How Rich is Your Family’s Tooth Fairy?  

Tips for parents when determining the going rate for teeth from the Tooth Fairy.

What’s the value of a lost tooth at your house – and have you ever forked over a quarter only to hear that another kid at school got $5, $10, $20 or more? As far as kids know, the Tooth Fairy decides what to hand over, but it’s a troubling issue for parents. Reward that missed tooth with too paltry a sum and you may not know the next one is missing until you notice the gap. Pay extravagantly and you’ll have to keep handing over the cash for each new tooth, which adds up fast.

If you have more than one child, your Tooth Fairy costs can skyrocket as each youngster begins to lose teeth. So, how can you determine how much is “enough” and your limit for “too much”? It depends on your comfort level, the going rate in your community and even the amount of cash you can afford to hand over when a wiggly tooth becomes a missing tooth. Consider the following as you decide the going rate for teeth in your home:

Not Too Small: Undervaluing teeth sends a message; you can use the Tooth Fairy not only to reward your child but to encourage good dental hygiene. She leaves money because she is so thrilled with the beautiful, shiny teeth your child has cared for so well; leave too little and your child may think their teeth are not important or well cared for enough to matter.

Not Too Big: Unless you want every parent in your neighborhood or classroom to resent you, don’t overdo it. News travels fast on the playground, and handing over a $20 every time your kid loses a tooth when the going rate for your town is a dollar or two is a recipe for disaster and potentially hurt feelings.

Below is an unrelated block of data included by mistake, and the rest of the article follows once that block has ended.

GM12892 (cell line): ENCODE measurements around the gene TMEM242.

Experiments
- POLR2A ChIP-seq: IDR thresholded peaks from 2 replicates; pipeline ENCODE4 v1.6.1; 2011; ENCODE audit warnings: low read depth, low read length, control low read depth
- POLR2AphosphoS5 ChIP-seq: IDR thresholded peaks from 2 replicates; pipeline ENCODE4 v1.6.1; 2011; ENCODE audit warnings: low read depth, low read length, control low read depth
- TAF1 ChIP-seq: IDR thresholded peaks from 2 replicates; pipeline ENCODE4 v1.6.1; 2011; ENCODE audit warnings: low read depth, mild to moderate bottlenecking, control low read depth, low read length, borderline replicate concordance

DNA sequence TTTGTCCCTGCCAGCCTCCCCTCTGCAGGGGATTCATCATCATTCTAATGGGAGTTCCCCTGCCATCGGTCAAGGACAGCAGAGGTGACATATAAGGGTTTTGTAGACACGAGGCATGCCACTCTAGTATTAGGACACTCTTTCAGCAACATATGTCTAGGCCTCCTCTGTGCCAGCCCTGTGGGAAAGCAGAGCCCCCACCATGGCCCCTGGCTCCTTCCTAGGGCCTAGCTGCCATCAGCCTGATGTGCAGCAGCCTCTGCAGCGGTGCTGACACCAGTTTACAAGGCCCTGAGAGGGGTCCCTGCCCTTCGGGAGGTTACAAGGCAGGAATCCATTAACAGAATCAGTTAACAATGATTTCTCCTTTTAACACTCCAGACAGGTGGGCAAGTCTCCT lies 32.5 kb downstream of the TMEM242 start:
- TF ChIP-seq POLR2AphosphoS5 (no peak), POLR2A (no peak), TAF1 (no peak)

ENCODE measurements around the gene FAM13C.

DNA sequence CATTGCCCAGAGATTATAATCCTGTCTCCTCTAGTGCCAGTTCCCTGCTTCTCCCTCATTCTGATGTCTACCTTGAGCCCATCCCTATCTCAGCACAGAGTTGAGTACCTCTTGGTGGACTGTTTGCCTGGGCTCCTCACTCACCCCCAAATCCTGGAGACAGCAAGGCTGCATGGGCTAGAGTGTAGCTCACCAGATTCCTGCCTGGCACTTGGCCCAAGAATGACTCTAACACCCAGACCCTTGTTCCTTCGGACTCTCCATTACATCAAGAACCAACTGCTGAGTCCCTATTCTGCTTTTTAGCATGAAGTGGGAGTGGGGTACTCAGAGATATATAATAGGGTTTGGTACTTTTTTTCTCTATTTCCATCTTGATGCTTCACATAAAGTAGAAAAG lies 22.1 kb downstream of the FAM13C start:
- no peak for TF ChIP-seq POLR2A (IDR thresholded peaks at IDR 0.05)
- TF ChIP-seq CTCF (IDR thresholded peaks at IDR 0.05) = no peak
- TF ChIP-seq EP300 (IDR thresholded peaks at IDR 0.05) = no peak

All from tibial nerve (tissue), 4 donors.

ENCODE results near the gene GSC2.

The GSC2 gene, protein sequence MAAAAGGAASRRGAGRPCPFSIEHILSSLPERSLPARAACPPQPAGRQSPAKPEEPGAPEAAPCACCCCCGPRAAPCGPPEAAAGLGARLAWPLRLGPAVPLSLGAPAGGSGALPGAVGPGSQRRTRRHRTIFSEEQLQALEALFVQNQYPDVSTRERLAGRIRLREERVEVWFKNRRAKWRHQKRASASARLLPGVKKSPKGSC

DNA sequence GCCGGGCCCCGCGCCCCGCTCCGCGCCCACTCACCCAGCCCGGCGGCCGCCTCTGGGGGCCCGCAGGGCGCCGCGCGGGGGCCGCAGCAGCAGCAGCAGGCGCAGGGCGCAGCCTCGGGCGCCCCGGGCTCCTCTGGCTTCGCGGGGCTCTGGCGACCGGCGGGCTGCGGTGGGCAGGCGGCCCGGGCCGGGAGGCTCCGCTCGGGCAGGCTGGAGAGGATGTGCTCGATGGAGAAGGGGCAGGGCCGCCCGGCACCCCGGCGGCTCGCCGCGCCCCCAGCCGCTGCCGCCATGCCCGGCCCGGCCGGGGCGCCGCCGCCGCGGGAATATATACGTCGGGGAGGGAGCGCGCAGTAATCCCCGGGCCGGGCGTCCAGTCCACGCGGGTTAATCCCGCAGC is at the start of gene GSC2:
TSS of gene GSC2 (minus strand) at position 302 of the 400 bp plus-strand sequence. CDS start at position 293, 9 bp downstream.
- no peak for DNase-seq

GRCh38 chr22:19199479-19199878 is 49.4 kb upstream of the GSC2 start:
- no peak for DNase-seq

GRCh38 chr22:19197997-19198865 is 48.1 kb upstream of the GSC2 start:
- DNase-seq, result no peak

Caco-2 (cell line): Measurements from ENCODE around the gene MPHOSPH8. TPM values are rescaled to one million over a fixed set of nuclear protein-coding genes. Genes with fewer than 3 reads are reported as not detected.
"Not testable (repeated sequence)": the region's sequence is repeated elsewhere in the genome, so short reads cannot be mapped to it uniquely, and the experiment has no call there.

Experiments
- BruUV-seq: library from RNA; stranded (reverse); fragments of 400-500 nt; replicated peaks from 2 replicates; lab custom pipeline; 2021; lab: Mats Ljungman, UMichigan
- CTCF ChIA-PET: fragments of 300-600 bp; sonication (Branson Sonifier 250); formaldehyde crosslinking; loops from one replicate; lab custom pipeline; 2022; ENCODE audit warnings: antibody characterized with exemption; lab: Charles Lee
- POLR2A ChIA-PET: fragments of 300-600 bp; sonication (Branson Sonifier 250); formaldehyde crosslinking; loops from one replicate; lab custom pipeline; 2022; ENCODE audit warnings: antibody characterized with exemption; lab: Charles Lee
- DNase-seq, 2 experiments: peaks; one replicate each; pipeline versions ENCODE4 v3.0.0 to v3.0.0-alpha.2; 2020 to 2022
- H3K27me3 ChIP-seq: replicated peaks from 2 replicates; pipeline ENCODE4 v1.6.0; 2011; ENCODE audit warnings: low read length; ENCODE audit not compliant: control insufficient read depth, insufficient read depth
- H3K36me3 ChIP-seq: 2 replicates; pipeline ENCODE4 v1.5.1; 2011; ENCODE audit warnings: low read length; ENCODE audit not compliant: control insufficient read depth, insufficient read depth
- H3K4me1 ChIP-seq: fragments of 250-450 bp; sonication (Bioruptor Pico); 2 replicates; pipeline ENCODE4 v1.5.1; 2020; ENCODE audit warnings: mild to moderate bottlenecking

Just Right: Make the loss of a tooth special without overspending. Finding out the going rate in your own town could be as easy as asking around. The answers could surprise you; according to apps run by Colgate and Visa, a tooth goes for about $1 in a higher income area – and almost $3 in a lower income area. Your Boise or Treasure Valley dentists could be able to give you an idea of the going rate in your town.

You can make the experience special without handing over excess cash; this can convey the importance of caring for teeth and allow the Tooth Fairy to show her delight with the tooth without missing the mark on the money side. Consider one or more of the following instead of or in addition to a cash payment to make the Tooth Fairy’s visit special:

  • A sprinkle of glitter on the pillow or windowsill to show she was there
  • A small toy or novelty item (think dollar store, not toy store)
  • Sugar free gum or other tooth friendly treats
  • A new toothbrush with a favorite character
  • A personalized tooth fairy pillow to make the tooth easy to find

Use the Tooth Fairy to delight your child, compliment the excellent care they are giving their teeth and to reinforce the value of good dental care. Your kids will be excited to leave their lost teeth for the tooth fairy each time they shed a baby tooth – and you’ll feel great knowing you made a magical memory your child will treasure for years to come.

 

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